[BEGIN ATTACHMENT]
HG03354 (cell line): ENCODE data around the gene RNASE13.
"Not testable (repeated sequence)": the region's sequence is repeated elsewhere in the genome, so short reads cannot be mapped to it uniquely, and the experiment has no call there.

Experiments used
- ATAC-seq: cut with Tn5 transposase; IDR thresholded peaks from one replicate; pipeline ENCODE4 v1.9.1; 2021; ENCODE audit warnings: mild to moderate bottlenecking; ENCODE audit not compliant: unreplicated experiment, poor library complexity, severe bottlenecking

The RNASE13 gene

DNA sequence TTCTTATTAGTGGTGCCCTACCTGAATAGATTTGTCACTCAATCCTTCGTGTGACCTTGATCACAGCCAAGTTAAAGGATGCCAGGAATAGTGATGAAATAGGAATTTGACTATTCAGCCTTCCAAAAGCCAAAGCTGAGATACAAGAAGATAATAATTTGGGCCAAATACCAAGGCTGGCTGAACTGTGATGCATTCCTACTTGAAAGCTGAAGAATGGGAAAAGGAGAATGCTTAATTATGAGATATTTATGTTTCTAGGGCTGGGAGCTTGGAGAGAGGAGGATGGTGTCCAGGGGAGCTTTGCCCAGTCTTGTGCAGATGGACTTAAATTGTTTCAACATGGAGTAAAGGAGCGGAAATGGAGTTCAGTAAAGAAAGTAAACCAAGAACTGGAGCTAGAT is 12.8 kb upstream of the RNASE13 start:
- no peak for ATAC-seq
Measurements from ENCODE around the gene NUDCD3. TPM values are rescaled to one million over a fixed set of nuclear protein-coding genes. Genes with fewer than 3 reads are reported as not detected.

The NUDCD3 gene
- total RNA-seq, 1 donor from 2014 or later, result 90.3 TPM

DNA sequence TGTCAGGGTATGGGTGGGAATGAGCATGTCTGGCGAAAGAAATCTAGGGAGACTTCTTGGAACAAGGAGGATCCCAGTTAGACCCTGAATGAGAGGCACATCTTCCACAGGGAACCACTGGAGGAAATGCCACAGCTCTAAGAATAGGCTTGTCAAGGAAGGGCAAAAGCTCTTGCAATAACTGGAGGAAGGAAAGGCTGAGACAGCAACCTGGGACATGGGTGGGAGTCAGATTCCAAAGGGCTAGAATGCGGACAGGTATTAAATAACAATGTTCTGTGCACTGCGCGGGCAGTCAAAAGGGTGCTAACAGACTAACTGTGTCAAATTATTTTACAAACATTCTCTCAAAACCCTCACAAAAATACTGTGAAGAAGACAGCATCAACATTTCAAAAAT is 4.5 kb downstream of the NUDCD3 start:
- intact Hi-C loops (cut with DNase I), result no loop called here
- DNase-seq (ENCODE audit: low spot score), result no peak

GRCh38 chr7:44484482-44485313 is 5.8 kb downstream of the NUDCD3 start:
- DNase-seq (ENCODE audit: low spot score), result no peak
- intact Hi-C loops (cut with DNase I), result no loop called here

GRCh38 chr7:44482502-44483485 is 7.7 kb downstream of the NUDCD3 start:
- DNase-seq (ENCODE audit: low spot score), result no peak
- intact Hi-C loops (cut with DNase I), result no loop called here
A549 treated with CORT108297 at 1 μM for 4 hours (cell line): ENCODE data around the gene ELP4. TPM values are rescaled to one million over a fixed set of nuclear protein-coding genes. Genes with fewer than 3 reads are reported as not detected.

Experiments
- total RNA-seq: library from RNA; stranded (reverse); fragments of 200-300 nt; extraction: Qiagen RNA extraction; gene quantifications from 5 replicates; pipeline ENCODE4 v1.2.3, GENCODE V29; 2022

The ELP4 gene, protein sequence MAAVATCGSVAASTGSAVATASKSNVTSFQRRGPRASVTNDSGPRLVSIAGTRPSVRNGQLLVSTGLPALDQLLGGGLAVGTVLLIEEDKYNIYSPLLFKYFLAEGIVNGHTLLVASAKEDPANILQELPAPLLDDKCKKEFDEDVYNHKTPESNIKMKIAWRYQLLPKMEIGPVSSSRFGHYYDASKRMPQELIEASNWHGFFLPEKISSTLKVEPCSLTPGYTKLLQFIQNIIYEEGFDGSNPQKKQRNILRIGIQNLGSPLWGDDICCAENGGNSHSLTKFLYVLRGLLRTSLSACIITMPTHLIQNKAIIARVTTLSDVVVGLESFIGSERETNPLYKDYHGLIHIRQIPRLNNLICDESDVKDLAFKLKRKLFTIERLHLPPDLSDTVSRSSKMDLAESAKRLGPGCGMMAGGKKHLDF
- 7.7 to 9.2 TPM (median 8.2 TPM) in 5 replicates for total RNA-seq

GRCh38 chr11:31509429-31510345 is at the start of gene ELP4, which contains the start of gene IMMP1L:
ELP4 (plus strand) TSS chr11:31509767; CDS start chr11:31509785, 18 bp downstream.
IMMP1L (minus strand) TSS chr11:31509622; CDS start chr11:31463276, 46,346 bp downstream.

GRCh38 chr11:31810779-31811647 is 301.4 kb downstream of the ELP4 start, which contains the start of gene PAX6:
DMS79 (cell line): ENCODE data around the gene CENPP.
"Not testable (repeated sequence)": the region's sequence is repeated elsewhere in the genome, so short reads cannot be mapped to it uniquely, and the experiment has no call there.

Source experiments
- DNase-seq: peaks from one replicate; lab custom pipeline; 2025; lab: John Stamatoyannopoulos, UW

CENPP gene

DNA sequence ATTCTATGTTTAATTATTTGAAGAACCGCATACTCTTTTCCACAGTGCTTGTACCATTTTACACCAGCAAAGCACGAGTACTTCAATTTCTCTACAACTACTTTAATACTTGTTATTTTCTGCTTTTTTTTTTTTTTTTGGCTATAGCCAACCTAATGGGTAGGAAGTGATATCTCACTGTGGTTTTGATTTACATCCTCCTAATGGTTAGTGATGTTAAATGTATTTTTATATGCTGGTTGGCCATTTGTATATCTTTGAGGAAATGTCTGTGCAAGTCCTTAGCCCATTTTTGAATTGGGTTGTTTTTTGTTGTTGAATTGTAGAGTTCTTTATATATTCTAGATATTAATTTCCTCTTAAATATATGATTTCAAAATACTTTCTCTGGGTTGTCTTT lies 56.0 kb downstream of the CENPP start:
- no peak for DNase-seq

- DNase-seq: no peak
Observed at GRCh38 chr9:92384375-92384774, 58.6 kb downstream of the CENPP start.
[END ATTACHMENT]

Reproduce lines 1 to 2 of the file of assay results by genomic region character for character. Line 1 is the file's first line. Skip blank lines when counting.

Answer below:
HG03354 (cell line): ENCODE data around the gene RNASE13.
"Not testable (repeated sequence)": the region's sequence is repeated elsewhere in the genome, so short reads cannot be mapped to it uniquely, and the experiment has no call there.